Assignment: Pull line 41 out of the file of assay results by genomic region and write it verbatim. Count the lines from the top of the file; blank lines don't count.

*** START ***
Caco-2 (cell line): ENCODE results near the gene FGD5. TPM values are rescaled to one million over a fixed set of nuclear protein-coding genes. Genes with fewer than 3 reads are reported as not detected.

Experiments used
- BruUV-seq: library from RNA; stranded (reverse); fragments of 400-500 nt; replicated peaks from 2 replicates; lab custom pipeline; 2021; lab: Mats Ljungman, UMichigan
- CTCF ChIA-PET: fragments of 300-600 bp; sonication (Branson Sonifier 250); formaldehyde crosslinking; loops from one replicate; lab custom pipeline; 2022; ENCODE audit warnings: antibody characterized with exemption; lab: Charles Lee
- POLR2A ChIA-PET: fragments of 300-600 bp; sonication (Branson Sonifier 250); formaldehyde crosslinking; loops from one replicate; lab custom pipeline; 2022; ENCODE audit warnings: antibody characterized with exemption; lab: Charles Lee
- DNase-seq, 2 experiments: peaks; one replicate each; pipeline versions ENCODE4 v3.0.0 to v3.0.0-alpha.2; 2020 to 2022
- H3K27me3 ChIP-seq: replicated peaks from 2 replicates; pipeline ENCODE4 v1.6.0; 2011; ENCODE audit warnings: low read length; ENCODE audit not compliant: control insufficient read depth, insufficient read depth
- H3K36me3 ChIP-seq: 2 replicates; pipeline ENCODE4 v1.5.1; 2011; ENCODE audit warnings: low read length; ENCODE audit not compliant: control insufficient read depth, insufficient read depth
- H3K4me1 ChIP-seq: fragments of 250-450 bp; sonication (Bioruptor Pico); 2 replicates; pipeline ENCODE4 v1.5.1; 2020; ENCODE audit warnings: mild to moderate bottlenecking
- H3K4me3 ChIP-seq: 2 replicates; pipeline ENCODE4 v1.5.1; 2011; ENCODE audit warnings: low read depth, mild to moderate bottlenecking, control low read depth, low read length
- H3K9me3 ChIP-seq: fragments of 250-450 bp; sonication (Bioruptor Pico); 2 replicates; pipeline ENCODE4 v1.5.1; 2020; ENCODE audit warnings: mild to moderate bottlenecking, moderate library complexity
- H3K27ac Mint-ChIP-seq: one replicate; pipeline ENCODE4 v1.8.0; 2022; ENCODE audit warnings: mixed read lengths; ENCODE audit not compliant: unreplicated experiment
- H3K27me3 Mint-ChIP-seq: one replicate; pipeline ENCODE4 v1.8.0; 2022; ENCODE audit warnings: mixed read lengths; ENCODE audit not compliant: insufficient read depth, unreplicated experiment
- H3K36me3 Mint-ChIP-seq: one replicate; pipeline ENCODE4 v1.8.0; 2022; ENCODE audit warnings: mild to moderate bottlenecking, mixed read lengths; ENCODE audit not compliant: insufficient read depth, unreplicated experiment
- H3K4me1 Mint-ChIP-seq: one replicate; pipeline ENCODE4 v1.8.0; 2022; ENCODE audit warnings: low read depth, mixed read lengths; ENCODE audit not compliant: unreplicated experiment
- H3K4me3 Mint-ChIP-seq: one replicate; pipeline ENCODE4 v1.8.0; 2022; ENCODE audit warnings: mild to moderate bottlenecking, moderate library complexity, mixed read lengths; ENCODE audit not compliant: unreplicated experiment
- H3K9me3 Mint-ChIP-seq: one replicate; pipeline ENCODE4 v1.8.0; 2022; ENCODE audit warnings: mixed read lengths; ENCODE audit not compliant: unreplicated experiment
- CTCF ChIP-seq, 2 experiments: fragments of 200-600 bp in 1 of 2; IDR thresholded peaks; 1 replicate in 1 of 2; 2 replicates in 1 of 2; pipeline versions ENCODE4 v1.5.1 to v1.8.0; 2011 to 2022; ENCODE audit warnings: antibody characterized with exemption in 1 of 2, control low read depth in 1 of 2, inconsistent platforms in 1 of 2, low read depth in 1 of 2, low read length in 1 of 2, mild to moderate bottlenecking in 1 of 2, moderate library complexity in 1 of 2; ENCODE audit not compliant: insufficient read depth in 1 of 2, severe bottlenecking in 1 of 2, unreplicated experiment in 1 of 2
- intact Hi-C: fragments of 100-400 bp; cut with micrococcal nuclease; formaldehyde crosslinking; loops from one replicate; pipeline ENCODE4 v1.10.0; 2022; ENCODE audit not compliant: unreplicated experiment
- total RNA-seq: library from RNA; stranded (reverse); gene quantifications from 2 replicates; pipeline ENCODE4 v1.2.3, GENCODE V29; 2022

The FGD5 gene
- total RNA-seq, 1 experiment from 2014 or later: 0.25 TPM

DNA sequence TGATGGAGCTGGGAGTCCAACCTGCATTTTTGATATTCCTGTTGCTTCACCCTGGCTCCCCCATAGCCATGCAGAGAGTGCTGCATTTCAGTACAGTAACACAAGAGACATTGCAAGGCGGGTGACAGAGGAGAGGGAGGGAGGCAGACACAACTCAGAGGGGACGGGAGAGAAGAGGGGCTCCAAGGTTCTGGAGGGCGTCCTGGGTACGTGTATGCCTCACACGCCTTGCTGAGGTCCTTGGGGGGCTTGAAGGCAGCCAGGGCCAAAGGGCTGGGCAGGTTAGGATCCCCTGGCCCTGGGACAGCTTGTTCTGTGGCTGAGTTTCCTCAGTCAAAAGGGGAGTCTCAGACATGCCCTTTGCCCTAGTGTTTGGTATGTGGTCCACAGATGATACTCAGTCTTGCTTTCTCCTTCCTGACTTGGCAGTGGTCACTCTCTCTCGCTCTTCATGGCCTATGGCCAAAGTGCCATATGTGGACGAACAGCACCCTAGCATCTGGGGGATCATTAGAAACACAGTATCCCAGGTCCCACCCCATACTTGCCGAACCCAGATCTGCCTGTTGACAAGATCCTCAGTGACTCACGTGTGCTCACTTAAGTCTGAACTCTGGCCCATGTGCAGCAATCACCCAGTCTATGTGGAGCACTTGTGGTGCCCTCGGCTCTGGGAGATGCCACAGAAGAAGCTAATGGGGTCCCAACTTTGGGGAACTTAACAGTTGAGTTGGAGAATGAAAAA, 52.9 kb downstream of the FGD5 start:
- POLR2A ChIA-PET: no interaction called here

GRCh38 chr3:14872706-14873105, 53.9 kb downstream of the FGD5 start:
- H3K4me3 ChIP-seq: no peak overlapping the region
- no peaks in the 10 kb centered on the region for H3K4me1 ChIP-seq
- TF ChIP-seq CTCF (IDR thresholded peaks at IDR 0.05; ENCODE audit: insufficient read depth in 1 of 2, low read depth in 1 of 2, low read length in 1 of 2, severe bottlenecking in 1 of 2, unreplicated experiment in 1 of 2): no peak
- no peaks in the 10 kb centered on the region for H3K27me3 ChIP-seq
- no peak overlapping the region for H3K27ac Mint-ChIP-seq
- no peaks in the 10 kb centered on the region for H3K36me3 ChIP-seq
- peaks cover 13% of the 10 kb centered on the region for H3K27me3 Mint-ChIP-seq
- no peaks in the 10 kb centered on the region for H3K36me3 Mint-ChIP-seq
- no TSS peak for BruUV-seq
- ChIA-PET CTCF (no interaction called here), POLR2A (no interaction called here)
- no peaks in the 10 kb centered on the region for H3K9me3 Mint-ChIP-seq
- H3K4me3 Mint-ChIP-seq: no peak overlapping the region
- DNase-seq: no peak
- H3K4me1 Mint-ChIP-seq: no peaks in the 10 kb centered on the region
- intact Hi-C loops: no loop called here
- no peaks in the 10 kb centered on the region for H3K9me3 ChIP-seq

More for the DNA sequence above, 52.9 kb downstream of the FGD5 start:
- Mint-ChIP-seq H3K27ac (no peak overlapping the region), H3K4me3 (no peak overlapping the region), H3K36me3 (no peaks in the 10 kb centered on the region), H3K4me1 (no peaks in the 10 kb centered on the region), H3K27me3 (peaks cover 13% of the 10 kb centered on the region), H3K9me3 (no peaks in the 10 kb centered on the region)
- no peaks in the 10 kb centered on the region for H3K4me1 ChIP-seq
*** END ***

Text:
- no peaks in the 10 kb centered on the region for H3K9me3 ChIP-seq